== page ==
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Euro adoption in the Czech Republic, Hungary and Poland: Laggards by default and laggards by choice

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Euro adoption in the Czech Republic, Hungary and Poland : Laggards by default and laggards by choice. / Dandashly, Assem; Verdun, Amy.

In: Comparative European Politics, Vol. 16, No. 3, 20.05.2018, p. 385-412.

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@article{fcd945f3495443f695308adcb2f5986e,
title = "Euro adoption in the Czech Republic, Hungary and Poland: Laggards by default and laggards by choice",
abstract = "How can we explain the politics of euro adoption in the Czech Republic, Hungary and Poland? How did the euro crisis influence their positions regarding euro adoption? This article builds on the domestic politics literature and argues: (i) countries that had joined the Exchange Rate Mechanism-2 early had an easier time adopting the euro compared with those that did not; (ii) having a pro-euro government is a necessary but not sufficient condition to adopt the euro; (iii) the political ideology of the ruling elites is important; (iv) the existence of veto points in the domestic political system influences the entire process; (v) although the three countries have made central banks technically independent, the appointment process remains highly political and complex, which has led to conflicts between the central banks and the governments – negatively influencing euro adoption policies; and (vi) the issue does not have much salience in public opinion and thus does not usually feature high on the agenda of the political elites in the three countries. These three countries to date have not adopted the euro for various domestic political reasons. They have at different times been laggards by default or laggards by choice.",
keywords = "BANK, COMMITMENTS, Central Europe, EASTERN-EUROPE, IMPACT, INTEGRATION, INTERESTS, MONETARY INSTITUTIONS, POLICY, POLITICS, UNION, domestic politics, economic and monetary union, euro adoption, new member states, political elites",
author = "Assem Dandashly and Amy Verdun",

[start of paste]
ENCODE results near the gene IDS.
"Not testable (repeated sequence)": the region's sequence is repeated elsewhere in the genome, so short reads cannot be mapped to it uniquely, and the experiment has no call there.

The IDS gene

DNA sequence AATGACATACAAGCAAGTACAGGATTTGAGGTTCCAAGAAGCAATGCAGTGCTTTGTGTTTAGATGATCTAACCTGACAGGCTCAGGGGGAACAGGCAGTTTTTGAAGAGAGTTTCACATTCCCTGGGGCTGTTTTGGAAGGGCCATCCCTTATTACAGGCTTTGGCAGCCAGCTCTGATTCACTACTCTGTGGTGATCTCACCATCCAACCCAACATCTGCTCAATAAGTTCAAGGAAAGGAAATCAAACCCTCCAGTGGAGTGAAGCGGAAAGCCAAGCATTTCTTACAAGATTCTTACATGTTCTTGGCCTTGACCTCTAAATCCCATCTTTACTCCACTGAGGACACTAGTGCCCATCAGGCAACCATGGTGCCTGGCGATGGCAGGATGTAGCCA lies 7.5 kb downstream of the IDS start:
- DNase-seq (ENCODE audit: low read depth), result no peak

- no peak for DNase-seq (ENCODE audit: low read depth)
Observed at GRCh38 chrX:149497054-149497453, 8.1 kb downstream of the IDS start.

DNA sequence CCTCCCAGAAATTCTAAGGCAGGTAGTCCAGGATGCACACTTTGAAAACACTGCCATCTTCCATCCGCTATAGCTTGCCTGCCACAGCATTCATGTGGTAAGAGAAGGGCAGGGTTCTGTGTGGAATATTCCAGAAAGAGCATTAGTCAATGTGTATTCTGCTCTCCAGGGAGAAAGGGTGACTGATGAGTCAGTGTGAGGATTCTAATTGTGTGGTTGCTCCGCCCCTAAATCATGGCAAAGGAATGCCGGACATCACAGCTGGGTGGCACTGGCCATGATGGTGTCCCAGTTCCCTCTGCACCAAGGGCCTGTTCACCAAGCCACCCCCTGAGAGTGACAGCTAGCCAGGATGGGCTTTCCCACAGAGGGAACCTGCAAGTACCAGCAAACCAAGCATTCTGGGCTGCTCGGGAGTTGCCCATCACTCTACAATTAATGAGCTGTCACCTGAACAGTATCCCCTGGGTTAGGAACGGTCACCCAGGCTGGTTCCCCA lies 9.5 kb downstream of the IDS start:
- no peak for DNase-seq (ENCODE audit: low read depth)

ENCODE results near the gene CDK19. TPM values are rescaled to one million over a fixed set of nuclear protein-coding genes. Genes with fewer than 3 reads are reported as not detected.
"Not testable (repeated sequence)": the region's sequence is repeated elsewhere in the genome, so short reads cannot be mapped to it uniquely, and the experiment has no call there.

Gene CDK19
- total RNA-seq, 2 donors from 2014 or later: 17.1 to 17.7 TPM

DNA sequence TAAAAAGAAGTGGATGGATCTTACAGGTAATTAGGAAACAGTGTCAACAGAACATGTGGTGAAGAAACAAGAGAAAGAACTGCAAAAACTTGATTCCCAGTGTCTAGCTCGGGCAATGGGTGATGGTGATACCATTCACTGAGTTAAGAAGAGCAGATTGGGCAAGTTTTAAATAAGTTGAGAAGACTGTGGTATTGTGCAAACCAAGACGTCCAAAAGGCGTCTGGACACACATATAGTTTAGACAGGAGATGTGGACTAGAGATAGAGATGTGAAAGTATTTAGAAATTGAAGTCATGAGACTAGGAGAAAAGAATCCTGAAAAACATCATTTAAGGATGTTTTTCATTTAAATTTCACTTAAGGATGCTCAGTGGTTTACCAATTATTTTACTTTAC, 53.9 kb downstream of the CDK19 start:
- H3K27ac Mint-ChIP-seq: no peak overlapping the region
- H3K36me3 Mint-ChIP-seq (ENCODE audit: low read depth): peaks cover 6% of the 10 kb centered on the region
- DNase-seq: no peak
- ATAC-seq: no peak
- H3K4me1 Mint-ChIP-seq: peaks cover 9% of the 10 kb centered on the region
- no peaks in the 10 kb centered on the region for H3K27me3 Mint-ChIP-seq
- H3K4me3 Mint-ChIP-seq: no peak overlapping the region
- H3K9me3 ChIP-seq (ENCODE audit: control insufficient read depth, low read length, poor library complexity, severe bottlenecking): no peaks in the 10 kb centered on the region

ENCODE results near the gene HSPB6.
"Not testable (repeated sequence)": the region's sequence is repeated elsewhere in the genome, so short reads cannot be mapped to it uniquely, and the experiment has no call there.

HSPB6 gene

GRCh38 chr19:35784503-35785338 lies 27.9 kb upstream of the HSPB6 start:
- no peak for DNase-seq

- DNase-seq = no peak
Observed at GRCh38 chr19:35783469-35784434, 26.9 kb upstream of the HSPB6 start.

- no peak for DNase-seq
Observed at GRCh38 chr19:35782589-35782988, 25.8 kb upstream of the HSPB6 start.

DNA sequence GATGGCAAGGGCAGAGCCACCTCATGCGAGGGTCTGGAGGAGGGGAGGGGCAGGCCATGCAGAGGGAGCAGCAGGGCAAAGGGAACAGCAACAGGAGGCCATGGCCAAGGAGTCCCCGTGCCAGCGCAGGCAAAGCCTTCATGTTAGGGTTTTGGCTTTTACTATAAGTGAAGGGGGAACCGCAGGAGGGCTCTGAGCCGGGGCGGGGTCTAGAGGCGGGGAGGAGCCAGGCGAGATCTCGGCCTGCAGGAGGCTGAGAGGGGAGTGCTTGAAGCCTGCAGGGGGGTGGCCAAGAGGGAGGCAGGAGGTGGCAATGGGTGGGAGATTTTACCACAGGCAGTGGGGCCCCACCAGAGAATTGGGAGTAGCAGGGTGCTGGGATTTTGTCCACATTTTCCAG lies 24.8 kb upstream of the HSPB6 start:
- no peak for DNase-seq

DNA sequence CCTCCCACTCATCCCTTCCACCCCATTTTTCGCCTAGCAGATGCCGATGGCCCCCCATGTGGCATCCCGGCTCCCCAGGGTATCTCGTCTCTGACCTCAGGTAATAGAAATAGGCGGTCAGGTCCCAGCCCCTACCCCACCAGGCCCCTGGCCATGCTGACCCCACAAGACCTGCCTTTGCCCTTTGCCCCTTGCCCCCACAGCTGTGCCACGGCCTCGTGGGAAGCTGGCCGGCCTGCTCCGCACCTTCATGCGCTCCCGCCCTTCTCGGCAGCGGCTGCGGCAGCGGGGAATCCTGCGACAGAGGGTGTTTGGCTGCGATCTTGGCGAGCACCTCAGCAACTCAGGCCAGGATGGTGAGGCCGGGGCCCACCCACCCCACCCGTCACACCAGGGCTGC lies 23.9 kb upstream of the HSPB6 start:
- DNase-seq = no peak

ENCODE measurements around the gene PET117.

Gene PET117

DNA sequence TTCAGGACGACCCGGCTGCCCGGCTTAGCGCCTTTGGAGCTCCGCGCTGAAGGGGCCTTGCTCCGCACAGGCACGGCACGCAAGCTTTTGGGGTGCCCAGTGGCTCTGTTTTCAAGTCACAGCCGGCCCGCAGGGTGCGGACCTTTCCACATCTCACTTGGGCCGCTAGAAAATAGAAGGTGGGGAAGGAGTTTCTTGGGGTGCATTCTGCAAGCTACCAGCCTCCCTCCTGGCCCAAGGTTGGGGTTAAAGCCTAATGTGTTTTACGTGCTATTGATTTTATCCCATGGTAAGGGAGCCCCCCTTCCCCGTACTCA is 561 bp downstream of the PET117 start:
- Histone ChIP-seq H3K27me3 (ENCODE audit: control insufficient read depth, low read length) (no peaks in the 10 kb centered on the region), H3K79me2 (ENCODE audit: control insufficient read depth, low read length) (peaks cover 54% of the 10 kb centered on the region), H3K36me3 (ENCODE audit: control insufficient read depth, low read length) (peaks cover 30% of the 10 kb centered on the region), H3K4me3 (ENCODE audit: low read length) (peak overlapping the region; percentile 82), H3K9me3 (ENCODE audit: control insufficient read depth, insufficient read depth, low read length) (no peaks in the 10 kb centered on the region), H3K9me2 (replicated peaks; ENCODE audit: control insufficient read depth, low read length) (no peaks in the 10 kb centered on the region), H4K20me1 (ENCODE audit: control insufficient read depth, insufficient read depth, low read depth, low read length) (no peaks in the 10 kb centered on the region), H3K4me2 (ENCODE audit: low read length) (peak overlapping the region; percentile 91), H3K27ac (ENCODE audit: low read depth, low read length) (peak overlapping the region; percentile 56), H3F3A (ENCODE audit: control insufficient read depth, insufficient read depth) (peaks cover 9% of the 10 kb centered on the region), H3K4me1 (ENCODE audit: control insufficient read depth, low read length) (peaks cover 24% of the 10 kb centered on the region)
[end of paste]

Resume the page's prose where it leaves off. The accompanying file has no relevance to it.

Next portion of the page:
year = "2018",
month = "5",
day = "20",
doi = "10.1057/cep.2015.46",
language = "English",
volume = "16",
pages = "385--412",
journal = "Comparative European Politics",
issn = "1472-4790",
publisher = "Palgrave Macmillan Ltd.",
number = "3",

}

RIS

TY - JOUR

T1 - Euro adoption in the Czech Republic, Hungary and Poland

T2 - Comparative European Politics

AU - Dandashly, Assem

AU - Verdun, Amy

PY - 2018/5/20

Y1 - 2018/5/20

N2 - How can we explain the politics of euro adoption in the Czech Republic, Hungary and Poland? How did the euro crisis influence their positions regarding euro adoption? This article builds on the domestic politics literature and argues: (i) countries that had joined the Exchange Rate Mechanism-2 early had an easier time adopting the euro compared with those that did not; (ii) having a pro-euro government is a necessary but not sufficient condition to adopt the euro; (iii) the political ideology of the ruling elites is important; (iv) the existence of veto points in the domestic political system influences the entire process; (v) although the three countries have made central banks technically independent, the appointment process remains highly political and complex, which has led to conflicts between the central banks and the governments – negatively influencing euro adoption policies; and (vi) the issue does not have much salience in public opinion and thus does not usually feature high on the agenda of the political elites in the three countries. These three countries to date have not adopted the euro for various domestic political reasons. They have at different times been laggards by default or laggards by choice.

AB - How can we explain the politics of euro adoption in the Czech Republic, Hungary and Poland? How did the euro crisis influence their positions regarding euro adoption? This article builds on the domestic politics literature and argues: (i) countries that had joined the Exchange Rate Mechanism-2 early had an easier time adopting the euro compared with those that did not; (ii) having a pro-euro government is a necessary but not sufficient condition to adopt the euro; (iii) the political ideology of the ruling elites is important; (iv) the existence of veto points in the domestic political system influences the entire process; (v) although the three countries have made central banks technically independent, the appointment process remains highly political and complex, which has led to conflicts between the central banks and the governments – negatively influencing euro adoption policies; and (vi) the issue does not have much salience in public opinion and thus does not usually feature high on the agenda of the political elites in the three countries. These three countries to date have not adopted the euro for various domestic political reasons. They have at different times been laggards by default or laggards by choice.

KW - BANK

KW - COMMITMENTS

KW - Central Europe

KW - EASTERN-EUROPE

KW - IMPACT

KW - INTEGRATION

KW - INTERESTS

KW - MONETARY INSTITUTIONS

KW - POLICY

KW - POLITICS

KW - UNION

KW - domestic politics

KW - economic and monetary union

KW - euro adoption

KW - new member states

KW - political elites

U2 - 10.1057/cep.2015.46

DO - 10.1057/cep.2015.46

M3 - Article

VL - 16

SP - 385

EP - 412

JO - Comparative European Politics

JF - Comparative European Politics

SN - 1472-4790

IS - 3

ER -